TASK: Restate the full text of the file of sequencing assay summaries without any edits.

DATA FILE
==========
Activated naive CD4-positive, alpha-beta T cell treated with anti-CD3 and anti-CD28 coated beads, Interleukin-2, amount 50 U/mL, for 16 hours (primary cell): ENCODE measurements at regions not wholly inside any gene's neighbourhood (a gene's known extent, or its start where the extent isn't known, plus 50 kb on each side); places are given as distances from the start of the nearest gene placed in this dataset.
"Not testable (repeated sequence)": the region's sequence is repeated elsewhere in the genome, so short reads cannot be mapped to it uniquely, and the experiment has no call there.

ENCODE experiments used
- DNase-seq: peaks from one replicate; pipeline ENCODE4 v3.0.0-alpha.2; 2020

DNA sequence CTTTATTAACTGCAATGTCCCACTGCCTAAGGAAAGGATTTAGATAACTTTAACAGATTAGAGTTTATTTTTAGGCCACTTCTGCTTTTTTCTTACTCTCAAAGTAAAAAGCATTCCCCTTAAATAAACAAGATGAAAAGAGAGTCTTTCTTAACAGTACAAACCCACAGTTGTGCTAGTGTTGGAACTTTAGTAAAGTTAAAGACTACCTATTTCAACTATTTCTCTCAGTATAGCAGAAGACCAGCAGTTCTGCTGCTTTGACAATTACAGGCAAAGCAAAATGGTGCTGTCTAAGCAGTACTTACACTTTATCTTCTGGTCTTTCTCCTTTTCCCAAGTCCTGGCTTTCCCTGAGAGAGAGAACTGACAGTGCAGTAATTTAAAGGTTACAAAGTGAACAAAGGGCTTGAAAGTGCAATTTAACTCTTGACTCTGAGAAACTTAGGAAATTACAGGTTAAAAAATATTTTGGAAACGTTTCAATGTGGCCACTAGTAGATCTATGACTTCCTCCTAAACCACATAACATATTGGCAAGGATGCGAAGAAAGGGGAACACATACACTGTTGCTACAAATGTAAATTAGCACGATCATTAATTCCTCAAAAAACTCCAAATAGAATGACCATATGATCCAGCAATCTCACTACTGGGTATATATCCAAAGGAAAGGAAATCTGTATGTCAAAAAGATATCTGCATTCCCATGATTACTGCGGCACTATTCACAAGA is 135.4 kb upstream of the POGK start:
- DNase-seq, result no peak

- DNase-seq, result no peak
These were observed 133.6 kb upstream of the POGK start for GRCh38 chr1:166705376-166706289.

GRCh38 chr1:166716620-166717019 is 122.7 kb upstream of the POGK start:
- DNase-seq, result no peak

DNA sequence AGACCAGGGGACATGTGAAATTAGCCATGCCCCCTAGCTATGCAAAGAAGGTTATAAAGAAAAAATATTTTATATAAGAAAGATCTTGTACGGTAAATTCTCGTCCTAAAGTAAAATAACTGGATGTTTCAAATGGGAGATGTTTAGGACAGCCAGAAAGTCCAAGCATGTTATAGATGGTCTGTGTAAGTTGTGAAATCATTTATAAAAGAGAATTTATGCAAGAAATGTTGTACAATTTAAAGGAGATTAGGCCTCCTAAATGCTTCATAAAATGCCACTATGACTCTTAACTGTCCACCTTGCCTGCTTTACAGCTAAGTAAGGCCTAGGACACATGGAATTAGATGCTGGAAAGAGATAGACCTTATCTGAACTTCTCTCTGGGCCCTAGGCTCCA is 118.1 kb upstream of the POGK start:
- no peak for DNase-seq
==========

Activated naive CD4-positive, alpha-beta T cell treated with anti-CD3 and anti-CD28 coated beads, Interleukin-2, amount 50 U/mL, for 16 hours (primary cell): ENCODE measurements at regions not wholly inside any gene's neighbourhood (a gene's known extent, or its start where the extent isn't known, plus 50 kb on each side); places are given as distances from the start of the nearest gene placed in this dataset.
"Not testable (repeated sequence)": the region's sequence is repeated elsewhere in the genome, so short reads cannot be mapped to it uniquely, and the experiment has no call there.

ENCODE experiments used
- DNase-seq: peaks from one replicate; pipeline ENCODE4 v3.0.0-alpha.2; 2020

DNA sequence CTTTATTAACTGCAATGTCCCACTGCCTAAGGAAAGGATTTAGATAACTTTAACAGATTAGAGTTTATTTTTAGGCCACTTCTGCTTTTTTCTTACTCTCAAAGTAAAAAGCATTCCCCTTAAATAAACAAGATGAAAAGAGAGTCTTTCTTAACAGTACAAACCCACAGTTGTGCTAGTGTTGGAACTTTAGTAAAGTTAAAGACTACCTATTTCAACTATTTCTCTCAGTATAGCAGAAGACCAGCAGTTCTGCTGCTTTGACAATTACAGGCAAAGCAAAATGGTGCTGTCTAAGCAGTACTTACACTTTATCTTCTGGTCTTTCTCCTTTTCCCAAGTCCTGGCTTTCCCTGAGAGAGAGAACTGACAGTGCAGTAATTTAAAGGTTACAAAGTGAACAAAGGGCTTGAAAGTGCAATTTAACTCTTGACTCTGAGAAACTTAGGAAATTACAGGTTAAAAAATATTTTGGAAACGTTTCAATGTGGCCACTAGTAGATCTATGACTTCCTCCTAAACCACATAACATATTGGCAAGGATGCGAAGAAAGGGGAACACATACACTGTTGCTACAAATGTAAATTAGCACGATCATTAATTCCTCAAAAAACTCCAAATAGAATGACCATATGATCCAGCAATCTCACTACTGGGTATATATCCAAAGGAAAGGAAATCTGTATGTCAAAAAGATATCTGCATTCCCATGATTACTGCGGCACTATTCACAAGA is 135.4 kb upstream of the POGK start:
- DNase-seq, result no peak

- DNase-seq, result no peak
These were observed 133.6 kb upstream of the POGK start for GRCh38 chr1:166705376-166706289.

GRCh38 chr1:166716620-166717019 is 122.7 kb upstream of the POGK start:
- DNase-seq, result no peak

DNA sequence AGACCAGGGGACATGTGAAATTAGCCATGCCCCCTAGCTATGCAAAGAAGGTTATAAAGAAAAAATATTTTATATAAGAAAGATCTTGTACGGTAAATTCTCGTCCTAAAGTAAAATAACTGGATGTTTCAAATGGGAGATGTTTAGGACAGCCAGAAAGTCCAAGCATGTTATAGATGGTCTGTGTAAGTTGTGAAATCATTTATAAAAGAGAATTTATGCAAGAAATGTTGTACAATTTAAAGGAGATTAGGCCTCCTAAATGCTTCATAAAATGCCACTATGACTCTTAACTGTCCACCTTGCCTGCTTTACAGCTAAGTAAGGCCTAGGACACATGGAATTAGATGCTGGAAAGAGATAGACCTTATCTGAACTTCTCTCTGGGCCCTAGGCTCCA is 118.1 kb upstream of the POGK start:
- no peak for DNase-seq